Telegram is particularly popular with right-wing extremists as it mimics social media. After Facebook and Twitter limited Mr Trump to their services last week and other companies enlisted their assistance from Parler, right-wing groups on Parler and other fringe social networks posted links to new Telegram channels and encouraged people to join them.
In the four hours after Parler went offline on Monday, a Proud Boys group on Telegram gained over 4,000 new followers.
“Don’t trust Big Tech,” read a message in a Proud Boys group on Parler. “We need to find safer rooms.”
On Signal, a Florida-based militia group said Monday that it is organizing its chats in small city-to-city chats, limited to a few dozen people each, according to the New York Times. They warned each other not to let in anyone they did not know personally to avoid police officers spying on their chats.
The deluge of users of Telegram, based in Dubai, and Signal, based in Silicon Valley, goes well beyond American right. Mr Durov said 94 percent of Telegram’s 25 million new users were from Asia, Europe, Latin America, the Middle East and North Africa. Data from Apptopia showed that while the US was the main source of Signal’s new users, downloads of both apps increased in India, Indonesia, Mexico, Brazil and elsewhere.
WhatsApp was quick to say that people were wrong and that it couldn’t see anything in encrypted chats and calls. But it was too late.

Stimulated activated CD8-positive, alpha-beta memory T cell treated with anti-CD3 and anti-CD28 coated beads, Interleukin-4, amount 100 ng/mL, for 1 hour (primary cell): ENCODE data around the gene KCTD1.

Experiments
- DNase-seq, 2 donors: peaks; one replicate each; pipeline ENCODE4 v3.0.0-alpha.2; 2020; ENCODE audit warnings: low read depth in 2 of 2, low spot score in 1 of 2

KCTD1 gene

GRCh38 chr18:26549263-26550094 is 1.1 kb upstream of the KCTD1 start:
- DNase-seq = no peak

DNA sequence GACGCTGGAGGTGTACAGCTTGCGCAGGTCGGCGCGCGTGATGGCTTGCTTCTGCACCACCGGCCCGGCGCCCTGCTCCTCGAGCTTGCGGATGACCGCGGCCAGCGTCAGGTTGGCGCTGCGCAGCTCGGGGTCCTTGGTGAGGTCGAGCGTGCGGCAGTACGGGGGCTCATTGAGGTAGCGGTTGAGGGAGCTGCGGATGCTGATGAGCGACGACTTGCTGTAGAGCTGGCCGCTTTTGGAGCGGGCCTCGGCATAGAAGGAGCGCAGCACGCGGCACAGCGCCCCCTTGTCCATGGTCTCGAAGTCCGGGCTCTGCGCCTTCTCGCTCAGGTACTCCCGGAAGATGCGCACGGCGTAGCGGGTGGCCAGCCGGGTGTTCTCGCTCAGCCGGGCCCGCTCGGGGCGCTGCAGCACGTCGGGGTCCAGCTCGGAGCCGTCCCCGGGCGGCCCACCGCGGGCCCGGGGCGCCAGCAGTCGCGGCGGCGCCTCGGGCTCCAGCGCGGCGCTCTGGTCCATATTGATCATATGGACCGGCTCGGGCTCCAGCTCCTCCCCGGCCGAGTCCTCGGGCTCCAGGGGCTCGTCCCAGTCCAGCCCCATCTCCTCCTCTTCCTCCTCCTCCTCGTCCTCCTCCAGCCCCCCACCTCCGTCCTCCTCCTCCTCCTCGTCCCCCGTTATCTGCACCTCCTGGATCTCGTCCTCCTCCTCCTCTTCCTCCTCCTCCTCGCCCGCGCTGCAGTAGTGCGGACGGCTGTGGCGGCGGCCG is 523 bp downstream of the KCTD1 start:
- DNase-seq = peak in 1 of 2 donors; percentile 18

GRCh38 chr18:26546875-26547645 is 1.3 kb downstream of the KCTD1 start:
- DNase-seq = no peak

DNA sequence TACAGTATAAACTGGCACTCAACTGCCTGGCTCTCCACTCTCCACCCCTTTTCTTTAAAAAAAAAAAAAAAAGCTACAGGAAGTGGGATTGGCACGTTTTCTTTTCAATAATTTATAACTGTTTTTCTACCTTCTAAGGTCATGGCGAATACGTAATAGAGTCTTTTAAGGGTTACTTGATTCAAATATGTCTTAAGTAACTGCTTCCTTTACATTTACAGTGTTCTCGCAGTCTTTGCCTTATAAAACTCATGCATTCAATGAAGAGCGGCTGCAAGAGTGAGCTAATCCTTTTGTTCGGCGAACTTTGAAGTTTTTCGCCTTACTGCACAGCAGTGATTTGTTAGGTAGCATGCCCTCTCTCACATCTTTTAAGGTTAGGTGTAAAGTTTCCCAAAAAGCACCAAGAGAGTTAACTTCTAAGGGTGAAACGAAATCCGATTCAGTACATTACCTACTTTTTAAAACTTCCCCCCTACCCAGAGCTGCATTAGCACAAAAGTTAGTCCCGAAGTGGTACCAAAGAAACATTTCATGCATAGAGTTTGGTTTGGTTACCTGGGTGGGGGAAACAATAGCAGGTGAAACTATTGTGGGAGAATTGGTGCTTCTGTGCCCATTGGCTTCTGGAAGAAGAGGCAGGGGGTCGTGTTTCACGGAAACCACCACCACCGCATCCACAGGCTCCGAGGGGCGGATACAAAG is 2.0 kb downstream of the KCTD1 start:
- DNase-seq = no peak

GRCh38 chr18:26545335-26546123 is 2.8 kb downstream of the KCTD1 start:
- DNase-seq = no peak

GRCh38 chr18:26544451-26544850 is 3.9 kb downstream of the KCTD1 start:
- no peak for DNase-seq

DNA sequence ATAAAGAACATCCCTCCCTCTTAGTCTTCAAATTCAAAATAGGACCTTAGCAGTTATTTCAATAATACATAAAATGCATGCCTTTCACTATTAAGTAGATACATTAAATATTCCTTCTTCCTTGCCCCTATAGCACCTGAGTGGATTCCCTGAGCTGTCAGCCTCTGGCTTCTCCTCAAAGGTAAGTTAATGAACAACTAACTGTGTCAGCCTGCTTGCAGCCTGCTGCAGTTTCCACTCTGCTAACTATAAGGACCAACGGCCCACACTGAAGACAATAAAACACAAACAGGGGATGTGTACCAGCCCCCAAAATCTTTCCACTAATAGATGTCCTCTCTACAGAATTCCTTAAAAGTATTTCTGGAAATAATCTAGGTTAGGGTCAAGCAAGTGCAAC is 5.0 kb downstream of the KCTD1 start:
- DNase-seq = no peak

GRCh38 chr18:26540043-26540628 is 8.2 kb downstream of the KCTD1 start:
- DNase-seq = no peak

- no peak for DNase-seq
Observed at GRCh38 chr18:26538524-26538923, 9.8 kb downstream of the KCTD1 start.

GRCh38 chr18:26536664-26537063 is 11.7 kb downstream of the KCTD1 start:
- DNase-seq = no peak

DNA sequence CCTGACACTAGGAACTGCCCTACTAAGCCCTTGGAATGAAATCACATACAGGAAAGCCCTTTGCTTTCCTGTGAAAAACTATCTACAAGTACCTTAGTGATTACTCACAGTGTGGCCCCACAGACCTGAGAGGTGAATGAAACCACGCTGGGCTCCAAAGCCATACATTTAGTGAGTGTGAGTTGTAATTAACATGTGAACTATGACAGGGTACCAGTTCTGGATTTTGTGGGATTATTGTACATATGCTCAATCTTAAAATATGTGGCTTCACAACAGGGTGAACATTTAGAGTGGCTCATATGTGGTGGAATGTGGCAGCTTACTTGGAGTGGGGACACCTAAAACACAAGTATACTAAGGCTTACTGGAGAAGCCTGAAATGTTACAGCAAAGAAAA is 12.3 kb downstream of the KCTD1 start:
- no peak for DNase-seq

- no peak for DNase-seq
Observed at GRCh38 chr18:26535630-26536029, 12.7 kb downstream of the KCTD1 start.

“The whole world now seems to understand that Facebook doesn’t create apps for them, Facebook apps for their data,” said Moxie Marlinspike, Founder and CEO of Signal. “It took this one little catalyst to get everyone over the edge of change.”
The passion was so great that Moses Tsali, a rapper from Los Angeles, released a music video for his song “Hit Me On Signal” on Tuesday. And Mr. Musk’s endorsement of Signal last week drove publicly traded shares of Signal Advance Inc., a small medical device maker, from a market value of around $ 50 million to over $ 3 billion. (The company has no relationship with the messaging app.)
Some world leaders have also urged people to join them on the apps. On Sunday, President Andrés Manuel López Obrador’s Twitter account from Mexico spoke about his new telegram group. As of Wednesday, it had nearly 100,000 members.
Eli Sapir, executive director of Apptopia, said that while WhatsApp has fairer concerns about data collection on Facebook, WhatsApp actually uses more secure encryption than Telegram. “It’s like switching from something high in sugar to corn syrup,” he said, adding that Signal was the safest of the three.
Meyi Alabi, 18, a student in Ibadan, Nigeria, said she was surprised this week when her mother invited her to join Signal. Her mother downloaded the app at the urging of a friend who was worried about WhatsApp.
“I was shocked because she got it before me,” she said. “We usually tell our parents about the new apps. Now we are suddenly informed. “
Mr Agrawal, the cryptocurrency worker, said his parents had long been active in several WhatsApp group chats with college friends and relatives in India. He said they told him they joined Signal to follow many of the chats that moved there because some of the attendees were concerned about WhatsApp’s new policy.
He said he knew the dangers of the WhatsApp policy were overstated, but that much of the public did not understand how their data was being handled.
“They hear these important things – data sharing, Facebook, data protection,” said Agrawal, “and that’s enough for them to say I have to get away from it.”